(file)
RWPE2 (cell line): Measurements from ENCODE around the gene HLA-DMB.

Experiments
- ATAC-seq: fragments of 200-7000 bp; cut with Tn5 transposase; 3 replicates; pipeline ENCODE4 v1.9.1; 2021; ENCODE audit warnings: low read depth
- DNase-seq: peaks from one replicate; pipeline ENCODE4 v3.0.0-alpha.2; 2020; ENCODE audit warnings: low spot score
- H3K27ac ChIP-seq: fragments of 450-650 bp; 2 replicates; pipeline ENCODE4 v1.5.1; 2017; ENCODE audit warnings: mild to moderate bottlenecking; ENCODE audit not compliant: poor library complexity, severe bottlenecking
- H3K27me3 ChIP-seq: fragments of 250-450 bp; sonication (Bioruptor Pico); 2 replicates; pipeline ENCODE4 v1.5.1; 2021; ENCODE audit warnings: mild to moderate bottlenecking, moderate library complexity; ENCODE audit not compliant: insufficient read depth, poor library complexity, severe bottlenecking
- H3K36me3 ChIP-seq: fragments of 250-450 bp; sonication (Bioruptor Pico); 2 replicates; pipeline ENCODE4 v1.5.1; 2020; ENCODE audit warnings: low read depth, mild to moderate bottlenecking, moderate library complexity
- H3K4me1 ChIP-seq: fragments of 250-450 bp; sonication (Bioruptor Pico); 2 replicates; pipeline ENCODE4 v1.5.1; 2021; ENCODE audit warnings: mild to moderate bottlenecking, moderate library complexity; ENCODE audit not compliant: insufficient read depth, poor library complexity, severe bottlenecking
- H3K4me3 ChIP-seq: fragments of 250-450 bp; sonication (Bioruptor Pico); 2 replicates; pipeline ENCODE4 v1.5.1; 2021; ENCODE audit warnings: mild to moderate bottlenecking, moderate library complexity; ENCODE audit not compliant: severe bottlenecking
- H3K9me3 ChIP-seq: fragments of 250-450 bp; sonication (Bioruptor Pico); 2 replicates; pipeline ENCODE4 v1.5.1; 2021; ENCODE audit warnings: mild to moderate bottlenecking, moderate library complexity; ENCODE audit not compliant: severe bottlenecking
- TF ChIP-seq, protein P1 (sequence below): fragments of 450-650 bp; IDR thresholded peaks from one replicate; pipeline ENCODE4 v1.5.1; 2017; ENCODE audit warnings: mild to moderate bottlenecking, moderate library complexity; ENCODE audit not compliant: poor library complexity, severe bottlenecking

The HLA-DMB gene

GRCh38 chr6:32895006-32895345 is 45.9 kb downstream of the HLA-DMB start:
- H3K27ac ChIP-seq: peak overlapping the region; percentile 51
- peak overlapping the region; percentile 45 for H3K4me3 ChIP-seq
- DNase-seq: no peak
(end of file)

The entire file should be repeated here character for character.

RWPE2 (cell line): Measurements from ENCODE around the gene HLA-DMB.

Experiments
- ATAC-seq: fragments of 200-7000 bp; cut with Tn5 transposase; 3 replicates; pipeline ENCODE4 v1.9.1; 2021; ENCODE audit warnings: low read depth
- DNase-seq: peaks from one replicate; pipeline ENCODE4 v3.0.0-alpha.2; 2020; ENCODE audit warnings: low spot score
- H3K27ac ChIP-seq: fragments of 450-650 bp; 2 replicates; pipeline ENCODE4 v1.5.1; 2017; ENCODE audit warnings: mild to moderate bottlenecking; ENCODE audit not compliant: poor library complexity, severe bottlenecking
- H3K27me3 ChIP-seq: fragments of 250-450 bp; sonication (Bioruptor Pico); 2 replicates; pipeline ENCODE4 v1.5.1; 2021; ENCODE audit warnings: mild to moderate bottlenecking, moderate library complexity; ENCODE audit not compliant: insufficient read depth, poor library complexity, severe bottlenecking
- H3K36me3 ChIP-seq: fragments of 250-450 bp; sonication (Bioruptor Pico); 2 replicates; pipeline ENCODE4 v1.5.1; 2020; ENCODE audit warnings: low read depth, mild to moderate bottlenecking, moderate library complexity
- H3K4me1 ChIP-seq: fragments of 250-450 bp; sonication (Bioruptor Pico); 2 replicates; pipeline ENCODE4 v1.5.1; 2021; ENCODE audit warnings: mild to moderate bottlenecking, moderate library complexity; ENCODE audit not compliant: insufficient read depth, poor library complexity, severe bottlenecking
- H3K4me3 ChIP-seq: fragments of 250-450 bp; sonication (Bioruptor Pico); 2 replicates; pipeline ENCODE4 v1.5.1; 2021; ENCODE audit warnings: mild to moderate bottlenecking, moderate library complexity; ENCODE audit not compliant: severe bottlenecking
- H3K9me3 ChIP-seq: fragments of 250-450 bp; sonication (Bioruptor Pico); 2 replicates; pipeline ENCODE4 v1.5.1; 2021; ENCODE audit warnings: mild to moderate bottlenecking, moderate library complexity; ENCODE audit not compliant: severe bottlenecking
- TF ChIP-seq, protein P1 (sequence below): fragments of 450-650 bp; IDR thresholded peaks from one replicate; pipeline ENCODE4 v1.5.1; 2017; ENCODE audit warnings: mild to moderate bottlenecking, moderate library complexity; ENCODE audit not compliant: poor library complexity, severe bottlenecking

The HLA-DMB gene

GRCh38 chr6:32895006-32895345 is 45.9 kb downstream of the HLA-DMB start:
- H3K27ac ChIP-seq: peak overlapping the region; percentile 51
- peak overlapping the region; percentile 45 for H3K4me3 ChIP-seq
- DNase-seq: no peak